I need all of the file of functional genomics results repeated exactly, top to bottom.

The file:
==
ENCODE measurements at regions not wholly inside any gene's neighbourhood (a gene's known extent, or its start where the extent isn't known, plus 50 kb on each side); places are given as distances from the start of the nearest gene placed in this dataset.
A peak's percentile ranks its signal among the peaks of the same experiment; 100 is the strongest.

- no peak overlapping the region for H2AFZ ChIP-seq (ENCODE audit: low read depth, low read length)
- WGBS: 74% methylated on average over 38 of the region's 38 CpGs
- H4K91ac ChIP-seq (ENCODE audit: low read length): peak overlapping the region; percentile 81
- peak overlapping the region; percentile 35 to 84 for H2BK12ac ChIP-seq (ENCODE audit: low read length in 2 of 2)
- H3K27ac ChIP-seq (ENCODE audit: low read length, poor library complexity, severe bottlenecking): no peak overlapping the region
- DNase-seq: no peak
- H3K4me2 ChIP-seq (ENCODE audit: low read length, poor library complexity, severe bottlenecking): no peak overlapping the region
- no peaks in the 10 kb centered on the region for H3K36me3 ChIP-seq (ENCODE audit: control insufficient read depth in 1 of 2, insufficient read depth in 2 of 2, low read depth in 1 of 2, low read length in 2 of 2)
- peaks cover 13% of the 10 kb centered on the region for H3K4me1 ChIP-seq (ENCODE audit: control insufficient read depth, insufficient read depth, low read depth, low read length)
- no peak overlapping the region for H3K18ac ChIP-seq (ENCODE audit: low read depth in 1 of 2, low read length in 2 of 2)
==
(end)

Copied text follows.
ENCODE measurements at regions not wholly inside any gene's neighbourhood (a gene's known extent, or its start where the extent isn't known, plus 50 kb on each side); places are given as distances from the start of the nearest gene placed in this dataset.
A peak's percentile ranks its signal among the peaks of the same experiment; 100 is the strongest.

- no peak overlapping the region for H2AFZ ChIP-seq (ENCODE audit: low read depth, low read length)
- WGBS: 74% methylated on average over 38 of the region's 38 CpGs
- H4K91ac ChIP-seq (ENCODE audit: low read length): peak overlapping the region; percentile 81
- peak overlapping the region; percentile 35 to 84 for H2BK12ac ChIP-seq (ENCODE audit: low read length in 2 of 2)
- H3K27ac ChIP-seq (ENCODE audit: low read length, poor library complexity, severe bottlenecking): no peak overlapping the region
- DNase-seq: no peak
- H3K4me2 ChIP-seq (ENCODE audit: low read length, poor library complexity, severe bottlenecking): no peak overlapping the region
- no peaks in the 10 kb centered on the region for H3K36me3 ChIP-seq (ENCODE audit: control insufficient read depth in 1 of 2, insufficient read depth in 2 of 2, low read depth in 1 of 2, low read length in 2 of 2)
- peaks cover 13% of the 10 kb centered on the region for H3K4me1 ChIP-seq (ENCODE audit: control insufficient read depth, insufficient read depth, low read depth, low read length)
- no peak overlapping the region for H3K18ac ChIP-seq (ENCODE audit: low read depth in 1 of 2, low read length in 2 of 2)